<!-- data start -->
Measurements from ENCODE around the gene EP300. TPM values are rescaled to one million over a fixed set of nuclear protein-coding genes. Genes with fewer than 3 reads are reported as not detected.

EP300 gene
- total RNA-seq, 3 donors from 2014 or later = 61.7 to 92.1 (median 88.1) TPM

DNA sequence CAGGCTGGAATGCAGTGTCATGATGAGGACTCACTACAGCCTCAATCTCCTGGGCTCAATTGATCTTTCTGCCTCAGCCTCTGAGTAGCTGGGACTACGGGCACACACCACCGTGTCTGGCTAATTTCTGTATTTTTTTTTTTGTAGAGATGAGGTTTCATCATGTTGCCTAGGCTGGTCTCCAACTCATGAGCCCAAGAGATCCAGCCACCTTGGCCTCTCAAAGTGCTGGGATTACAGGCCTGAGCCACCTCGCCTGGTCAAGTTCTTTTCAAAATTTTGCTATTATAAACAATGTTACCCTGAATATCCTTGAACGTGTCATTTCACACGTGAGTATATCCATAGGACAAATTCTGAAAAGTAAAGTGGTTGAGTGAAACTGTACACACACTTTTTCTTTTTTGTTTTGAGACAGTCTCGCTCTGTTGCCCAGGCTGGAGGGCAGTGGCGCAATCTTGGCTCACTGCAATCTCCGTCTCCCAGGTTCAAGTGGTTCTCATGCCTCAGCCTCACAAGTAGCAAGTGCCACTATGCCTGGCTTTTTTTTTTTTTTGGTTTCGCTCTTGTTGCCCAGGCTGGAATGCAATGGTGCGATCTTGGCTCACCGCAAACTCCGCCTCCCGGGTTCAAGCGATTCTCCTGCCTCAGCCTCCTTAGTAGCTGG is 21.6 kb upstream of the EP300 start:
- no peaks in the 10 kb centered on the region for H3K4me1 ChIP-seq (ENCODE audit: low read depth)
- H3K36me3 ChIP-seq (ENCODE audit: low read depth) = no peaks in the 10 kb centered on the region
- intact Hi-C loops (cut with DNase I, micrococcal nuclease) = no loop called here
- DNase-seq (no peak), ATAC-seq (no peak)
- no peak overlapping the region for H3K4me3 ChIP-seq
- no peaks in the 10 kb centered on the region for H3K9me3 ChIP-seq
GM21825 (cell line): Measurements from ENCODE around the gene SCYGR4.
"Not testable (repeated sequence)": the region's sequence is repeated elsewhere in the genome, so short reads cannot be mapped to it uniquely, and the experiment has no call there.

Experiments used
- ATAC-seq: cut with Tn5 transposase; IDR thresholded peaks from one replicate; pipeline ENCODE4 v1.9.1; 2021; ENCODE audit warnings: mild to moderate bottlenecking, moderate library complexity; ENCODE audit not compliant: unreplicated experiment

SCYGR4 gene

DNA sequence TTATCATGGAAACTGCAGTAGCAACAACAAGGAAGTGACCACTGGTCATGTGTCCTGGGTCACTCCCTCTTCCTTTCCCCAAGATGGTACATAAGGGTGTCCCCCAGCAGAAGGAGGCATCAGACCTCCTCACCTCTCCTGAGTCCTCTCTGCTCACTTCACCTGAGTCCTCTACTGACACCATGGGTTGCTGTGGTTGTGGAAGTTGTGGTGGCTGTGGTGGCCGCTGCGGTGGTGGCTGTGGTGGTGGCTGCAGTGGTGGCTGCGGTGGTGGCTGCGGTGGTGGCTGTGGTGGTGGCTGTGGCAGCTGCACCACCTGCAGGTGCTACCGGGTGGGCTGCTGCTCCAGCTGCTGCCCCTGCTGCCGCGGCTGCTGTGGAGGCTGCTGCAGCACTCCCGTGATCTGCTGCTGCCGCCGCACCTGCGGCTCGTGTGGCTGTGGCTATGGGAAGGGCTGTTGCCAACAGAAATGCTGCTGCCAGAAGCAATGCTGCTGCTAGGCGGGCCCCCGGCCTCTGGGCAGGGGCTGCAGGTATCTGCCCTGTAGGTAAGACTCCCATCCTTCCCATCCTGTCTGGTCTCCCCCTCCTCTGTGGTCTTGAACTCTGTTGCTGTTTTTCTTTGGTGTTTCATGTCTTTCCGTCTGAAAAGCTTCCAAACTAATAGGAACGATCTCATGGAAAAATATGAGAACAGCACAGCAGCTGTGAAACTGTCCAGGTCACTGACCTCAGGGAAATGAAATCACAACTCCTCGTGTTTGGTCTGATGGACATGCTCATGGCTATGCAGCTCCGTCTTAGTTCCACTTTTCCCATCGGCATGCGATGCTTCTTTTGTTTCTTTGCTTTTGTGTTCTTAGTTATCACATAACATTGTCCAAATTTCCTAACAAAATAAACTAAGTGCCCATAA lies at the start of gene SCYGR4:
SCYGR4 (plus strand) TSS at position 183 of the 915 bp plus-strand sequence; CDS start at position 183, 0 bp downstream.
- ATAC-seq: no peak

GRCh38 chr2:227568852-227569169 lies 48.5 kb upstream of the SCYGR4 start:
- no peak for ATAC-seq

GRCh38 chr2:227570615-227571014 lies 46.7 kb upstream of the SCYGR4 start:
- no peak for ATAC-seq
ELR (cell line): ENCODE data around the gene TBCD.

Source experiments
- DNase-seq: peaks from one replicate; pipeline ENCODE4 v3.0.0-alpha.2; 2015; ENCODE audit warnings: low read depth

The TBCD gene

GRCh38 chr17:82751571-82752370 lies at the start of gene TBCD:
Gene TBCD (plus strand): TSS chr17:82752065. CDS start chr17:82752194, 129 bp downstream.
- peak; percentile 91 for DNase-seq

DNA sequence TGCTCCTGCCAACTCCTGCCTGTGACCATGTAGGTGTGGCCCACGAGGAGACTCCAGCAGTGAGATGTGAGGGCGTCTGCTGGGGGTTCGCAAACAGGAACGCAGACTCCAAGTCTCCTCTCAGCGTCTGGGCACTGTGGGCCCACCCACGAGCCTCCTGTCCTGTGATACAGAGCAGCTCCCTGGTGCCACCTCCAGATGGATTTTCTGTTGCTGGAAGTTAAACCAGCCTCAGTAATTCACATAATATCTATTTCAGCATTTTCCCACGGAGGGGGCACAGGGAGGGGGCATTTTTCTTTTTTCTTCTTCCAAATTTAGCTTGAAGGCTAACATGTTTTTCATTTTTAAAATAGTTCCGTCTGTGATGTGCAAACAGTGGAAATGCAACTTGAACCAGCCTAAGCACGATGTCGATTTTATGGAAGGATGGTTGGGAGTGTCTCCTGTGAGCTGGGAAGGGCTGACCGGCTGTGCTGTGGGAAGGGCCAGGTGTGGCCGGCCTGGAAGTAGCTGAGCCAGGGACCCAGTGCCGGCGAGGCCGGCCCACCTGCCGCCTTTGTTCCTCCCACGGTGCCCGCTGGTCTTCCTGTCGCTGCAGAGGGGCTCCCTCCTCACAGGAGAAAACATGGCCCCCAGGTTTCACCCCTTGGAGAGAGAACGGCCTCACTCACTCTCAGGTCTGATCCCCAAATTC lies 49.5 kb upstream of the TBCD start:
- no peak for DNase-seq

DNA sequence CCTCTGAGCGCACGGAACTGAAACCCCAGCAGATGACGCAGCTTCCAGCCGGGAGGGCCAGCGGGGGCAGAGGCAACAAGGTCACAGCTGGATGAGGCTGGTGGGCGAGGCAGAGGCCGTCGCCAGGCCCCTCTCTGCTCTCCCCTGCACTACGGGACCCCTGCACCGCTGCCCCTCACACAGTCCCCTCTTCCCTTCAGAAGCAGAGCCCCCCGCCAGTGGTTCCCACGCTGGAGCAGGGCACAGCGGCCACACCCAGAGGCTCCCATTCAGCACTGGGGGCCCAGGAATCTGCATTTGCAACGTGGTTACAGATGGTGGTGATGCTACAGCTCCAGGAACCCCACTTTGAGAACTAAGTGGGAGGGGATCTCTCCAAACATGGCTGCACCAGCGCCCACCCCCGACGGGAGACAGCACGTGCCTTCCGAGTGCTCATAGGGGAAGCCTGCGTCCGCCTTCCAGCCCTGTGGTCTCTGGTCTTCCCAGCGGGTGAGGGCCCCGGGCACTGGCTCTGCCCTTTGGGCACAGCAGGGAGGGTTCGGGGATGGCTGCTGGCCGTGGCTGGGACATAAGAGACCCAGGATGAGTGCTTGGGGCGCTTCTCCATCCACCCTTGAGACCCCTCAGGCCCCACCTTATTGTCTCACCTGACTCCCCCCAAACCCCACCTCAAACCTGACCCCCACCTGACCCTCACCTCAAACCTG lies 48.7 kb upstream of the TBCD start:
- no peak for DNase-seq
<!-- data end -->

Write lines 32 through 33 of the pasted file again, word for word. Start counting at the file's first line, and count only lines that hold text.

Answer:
DNA sequence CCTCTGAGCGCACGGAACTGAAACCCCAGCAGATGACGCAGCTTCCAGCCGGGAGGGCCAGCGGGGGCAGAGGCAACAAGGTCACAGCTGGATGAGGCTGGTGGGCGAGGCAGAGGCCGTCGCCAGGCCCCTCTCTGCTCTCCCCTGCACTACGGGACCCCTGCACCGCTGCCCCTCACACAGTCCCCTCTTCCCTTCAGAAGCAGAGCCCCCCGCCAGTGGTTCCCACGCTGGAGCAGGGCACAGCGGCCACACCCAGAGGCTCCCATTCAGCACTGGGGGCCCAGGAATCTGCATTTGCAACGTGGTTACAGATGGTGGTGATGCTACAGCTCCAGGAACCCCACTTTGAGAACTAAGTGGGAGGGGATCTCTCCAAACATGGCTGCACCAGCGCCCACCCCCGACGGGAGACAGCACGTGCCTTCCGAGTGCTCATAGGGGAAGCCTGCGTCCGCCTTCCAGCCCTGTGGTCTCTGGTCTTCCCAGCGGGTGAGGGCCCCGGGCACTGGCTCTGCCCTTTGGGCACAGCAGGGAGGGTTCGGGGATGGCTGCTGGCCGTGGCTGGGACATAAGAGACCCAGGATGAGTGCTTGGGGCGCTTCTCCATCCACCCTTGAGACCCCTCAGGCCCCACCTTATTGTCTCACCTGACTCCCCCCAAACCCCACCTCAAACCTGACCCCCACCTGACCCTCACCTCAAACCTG lies 48.7 kb upstream of the TBCD start:
- no peak for DNase-seq